For some strange reason, I’ve had an urge to make birds nests. I can’t say I know where the ‘need’ and I do mean need, came from, but I know I’d gone to bed dreaming of them for a couple of nights in a row (maybe it means something, ideas anyone?).
As most of you probably know by now, one of my current works in progress is the Vitamin D Cardigan by Heidi Kirrmaier. It’s been on the needles for a little while now, as I’ve been rather distracted by all of the other wip’s that I need to get through and the odd new project or swatch for Olann and.
So.. I was checking out a few things on Ravelry, as you do when you’re trying to decide (avoid) what you’re going to do next and I stumbled upon something I never knew you could do.
Before I go any further, I should point out that you’ve probably been able to do it forever and I’m just late to the party as per usual.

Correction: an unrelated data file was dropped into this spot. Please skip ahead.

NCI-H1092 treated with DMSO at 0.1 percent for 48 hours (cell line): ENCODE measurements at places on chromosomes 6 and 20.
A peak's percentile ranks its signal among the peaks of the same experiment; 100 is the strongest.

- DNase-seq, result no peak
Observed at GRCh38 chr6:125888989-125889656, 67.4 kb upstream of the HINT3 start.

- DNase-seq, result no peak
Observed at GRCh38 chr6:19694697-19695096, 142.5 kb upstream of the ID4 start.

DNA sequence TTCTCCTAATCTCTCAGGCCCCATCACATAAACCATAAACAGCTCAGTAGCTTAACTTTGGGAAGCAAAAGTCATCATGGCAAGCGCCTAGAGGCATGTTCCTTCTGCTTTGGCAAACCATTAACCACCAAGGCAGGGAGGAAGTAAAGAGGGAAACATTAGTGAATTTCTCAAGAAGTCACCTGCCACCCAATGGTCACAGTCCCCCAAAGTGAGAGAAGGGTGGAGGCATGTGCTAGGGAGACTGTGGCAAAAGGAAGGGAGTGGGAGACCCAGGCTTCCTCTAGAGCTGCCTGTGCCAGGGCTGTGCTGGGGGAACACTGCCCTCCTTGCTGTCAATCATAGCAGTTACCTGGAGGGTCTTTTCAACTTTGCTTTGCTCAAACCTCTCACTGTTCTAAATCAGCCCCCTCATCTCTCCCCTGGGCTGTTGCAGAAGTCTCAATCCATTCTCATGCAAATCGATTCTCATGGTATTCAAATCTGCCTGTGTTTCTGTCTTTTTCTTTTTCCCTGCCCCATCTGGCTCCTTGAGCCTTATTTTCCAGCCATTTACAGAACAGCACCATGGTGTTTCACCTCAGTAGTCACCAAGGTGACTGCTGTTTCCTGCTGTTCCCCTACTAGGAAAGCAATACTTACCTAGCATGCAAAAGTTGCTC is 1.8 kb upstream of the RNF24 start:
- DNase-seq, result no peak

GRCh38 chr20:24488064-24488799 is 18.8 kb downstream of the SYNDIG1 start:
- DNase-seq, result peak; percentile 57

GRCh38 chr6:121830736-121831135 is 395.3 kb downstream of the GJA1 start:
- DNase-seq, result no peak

As we all know my newly discovered obsession is weaving, well that and sewing, spinning, etc, etc. Anyway, for the purposes of this post it’s weaving.
I love Ravelry, it’s an invaluable tool for so many different aspects of fibre crafting and I know there’s weaving on there, but I’ve only been able to find it in the past, by looking at the finished projects from people signed up to the groups I’m in.
I’ve just discovered that I can look at all of the finished weaving projects listed on Ravelry☺️🎉 ✌️
Here’s how –
Click on to the people tab along the top of the Ravelry home page and you’ll find yourself here. Where you will find lots of useful places to explore.
There’s your Friends Activity, where you can check out what your Ravelry friends have been up to.